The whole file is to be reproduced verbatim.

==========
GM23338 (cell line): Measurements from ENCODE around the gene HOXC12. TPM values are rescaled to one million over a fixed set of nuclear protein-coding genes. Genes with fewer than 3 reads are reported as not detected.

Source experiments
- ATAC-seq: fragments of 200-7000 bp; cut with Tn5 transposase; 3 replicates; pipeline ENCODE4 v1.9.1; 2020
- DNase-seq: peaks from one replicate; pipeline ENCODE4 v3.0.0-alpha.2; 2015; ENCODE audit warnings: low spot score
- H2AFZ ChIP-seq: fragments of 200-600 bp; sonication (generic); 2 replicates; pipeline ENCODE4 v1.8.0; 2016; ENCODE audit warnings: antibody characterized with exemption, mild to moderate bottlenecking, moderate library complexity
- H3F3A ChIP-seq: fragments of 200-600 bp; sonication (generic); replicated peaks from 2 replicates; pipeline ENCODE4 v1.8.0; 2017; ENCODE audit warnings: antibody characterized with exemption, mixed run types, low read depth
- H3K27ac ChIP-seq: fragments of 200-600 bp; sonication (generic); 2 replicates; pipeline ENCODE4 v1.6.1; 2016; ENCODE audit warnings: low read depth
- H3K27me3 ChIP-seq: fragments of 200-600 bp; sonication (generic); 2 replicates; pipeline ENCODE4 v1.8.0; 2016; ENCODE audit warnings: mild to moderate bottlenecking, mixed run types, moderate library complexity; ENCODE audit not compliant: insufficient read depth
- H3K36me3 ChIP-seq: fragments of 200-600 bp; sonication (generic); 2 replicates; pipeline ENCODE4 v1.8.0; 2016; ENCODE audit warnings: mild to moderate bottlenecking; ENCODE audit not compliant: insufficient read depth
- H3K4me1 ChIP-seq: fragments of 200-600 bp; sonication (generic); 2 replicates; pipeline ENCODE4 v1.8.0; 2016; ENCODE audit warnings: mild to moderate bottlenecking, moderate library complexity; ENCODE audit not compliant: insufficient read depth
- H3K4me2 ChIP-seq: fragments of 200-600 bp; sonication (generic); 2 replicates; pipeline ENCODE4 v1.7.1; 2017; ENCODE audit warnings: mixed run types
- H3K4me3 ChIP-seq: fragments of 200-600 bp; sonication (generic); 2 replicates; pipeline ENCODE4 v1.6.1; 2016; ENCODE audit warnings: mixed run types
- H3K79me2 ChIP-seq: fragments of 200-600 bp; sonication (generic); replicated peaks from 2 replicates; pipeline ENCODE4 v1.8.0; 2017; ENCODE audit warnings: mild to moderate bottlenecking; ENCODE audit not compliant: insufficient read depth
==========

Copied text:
GM23338 (cell line): Measurements from ENCODE around the gene HOXC12. TPM values are rescaled to one million over a fixed set of nuclear protein-coding genes. Genes with fewer than 3 reads are reported as not detected.

Source experiments
- ATAC-seq: fragments of 200-7000 bp; cut with Tn5 transposase; 3 replicates; pipeline ENCODE4 v1.9.1; 2020
- DNase-seq: peaks from one replicate; pipeline ENCODE4 v3.0.0-alpha.2; 2015; ENCODE audit warnings: low spot score
- H2AFZ ChIP-seq: fragments of 200-600 bp; sonication (generic); 2 replicates; pipeline ENCODE4 v1.8.0; 2016; ENCODE audit warnings: antibody characterized with exemption, mild to moderate bottlenecking, moderate library complexity
- H3F3A ChIP-seq: fragments of 200-600 bp; sonication (generic); replicated peaks from 2 replicates; pipeline ENCODE4 v1.8.0; 2017; ENCODE audit warnings: antibody characterized with exemption, mixed run types, low read depth
- H3K27ac ChIP-seq: fragments of 200-600 bp; sonication (generic); 2 replicates; pipeline ENCODE4 v1.6.1; 2016; ENCODE audit warnings: low read depth
- H3K27me3 ChIP-seq: fragments of 200-600 bp; sonication (generic); 2 replicates; pipeline ENCODE4 v1.8.0; 2016; ENCODE audit warnings: mild to moderate bottlenecking, mixed run types, moderate library complexity; ENCODE audit not compliant: insufficient read depth
- H3K36me3 ChIP-seq: fragments of 200-600 bp; sonication (generic); 2 replicates; pipeline ENCODE4 v1.8.0; 2016; ENCODE audit warnings: mild to moderate bottlenecking; ENCODE audit not compliant: insufficient read depth
- H3K4me1 ChIP-seq: fragments of 200-600 bp; sonication (generic); 2 replicates; pipeline ENCODE4 v1.8.0; 2016; ENCODE audit warnings: mild to moderate bottlenecking, moderate library complexity; ENCODE audit not compliant: insufficient read depth
- H3K4me2 ChIP-seq: fragments of 200-600 bp; sonication (generic); 2 replicates; pipeline ENCODE4 v1.7.1; 2017; ENCODE audit warnings: mixed run types
- H3K4me3 ChIP-seq: fragments of 200-600 bp; sonication (generic); 2 replicates; pipeline ENCODE4 v1.6.1; 2016; ENCODE audit warnings: mixed run types
- H3K79me2 ChIP-seq: fragments of 200-600 bp; sonication (generic); replicated peaks from 2 replicates; pipeline ENCODE4 v1.8.0; 2017; ENCODE audit warnings: mild to moderate bottlenecking; ENCODE audit not compliant: insufficient read depth